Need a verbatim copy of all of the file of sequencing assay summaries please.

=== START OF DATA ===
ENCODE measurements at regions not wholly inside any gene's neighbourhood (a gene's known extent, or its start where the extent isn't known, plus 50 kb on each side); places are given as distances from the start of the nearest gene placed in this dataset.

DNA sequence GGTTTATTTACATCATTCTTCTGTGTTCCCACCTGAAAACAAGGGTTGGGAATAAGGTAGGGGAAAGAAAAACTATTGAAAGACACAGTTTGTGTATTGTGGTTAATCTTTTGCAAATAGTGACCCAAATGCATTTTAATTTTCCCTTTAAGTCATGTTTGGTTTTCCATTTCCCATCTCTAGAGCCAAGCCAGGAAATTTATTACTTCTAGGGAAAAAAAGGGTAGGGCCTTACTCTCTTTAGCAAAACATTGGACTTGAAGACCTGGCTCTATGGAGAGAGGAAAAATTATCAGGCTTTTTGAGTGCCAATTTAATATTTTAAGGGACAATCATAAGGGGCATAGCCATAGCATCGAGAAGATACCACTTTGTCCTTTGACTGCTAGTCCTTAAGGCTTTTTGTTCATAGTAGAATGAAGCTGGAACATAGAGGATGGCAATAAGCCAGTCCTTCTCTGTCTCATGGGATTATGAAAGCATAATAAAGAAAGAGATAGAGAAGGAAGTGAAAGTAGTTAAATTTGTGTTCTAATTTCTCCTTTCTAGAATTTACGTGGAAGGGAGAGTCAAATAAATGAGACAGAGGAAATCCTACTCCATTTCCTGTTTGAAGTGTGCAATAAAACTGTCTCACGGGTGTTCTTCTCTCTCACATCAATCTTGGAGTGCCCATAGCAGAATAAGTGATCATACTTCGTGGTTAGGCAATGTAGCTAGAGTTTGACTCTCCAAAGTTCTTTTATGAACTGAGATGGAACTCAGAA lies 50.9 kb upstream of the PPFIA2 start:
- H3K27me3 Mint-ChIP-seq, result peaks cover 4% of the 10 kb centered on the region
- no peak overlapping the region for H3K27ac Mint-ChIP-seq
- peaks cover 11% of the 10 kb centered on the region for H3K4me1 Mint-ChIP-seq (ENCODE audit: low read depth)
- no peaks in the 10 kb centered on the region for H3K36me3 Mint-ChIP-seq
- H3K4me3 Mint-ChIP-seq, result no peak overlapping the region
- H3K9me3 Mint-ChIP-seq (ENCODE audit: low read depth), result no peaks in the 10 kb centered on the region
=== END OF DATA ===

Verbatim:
ENCODE measurements at regions not wholly inside any gene's neighbourhood (a gene's known extent, or its start where the extent isn't known, plus 50 kb on each side); places are given as distances from the start of the nearest gene placed in this dataset.

DNA sequence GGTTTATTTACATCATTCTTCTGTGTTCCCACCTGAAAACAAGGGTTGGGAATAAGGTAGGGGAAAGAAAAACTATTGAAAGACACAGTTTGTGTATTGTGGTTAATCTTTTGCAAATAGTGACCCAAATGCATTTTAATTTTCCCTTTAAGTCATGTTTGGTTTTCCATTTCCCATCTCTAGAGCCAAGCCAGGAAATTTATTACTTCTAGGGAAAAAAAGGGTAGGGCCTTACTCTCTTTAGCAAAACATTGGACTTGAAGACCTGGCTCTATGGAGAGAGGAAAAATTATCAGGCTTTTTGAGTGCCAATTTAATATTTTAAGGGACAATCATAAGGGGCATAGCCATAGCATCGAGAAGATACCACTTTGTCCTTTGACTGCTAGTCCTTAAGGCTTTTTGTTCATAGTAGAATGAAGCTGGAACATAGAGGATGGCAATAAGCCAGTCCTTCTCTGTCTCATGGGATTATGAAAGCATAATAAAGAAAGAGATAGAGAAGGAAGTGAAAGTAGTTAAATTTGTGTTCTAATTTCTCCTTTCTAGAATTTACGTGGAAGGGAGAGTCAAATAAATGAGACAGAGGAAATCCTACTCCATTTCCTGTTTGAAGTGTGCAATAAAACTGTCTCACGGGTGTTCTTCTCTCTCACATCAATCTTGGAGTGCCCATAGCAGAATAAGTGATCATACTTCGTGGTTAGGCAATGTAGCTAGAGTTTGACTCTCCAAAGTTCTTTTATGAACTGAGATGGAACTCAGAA lies 50.9 kb upstream of the PPFIA2 start:
- H3K27me3 Mint-ChIP-seq, result peaks cover 4% of the 10 kb centered on the region
- no peak overlapping the region for H3K27ac Mint-ChIP-seq
- peaks cover 11% of the 10 kb centered on the region for H3K4me1 Mint-ChIP-seq (ENCODE audit: low read depth)
- no peaks in the 10 kb centered on the region for H3K36me3 Mint-ChIP-seq
- H3K4me3 Mint-ChIP-seq, result no peak overlapping the region
- H3K9me3 Mint-ChIP-seq (ENCODE audit: low read depth), result no peaks in the 10 kb centered on the region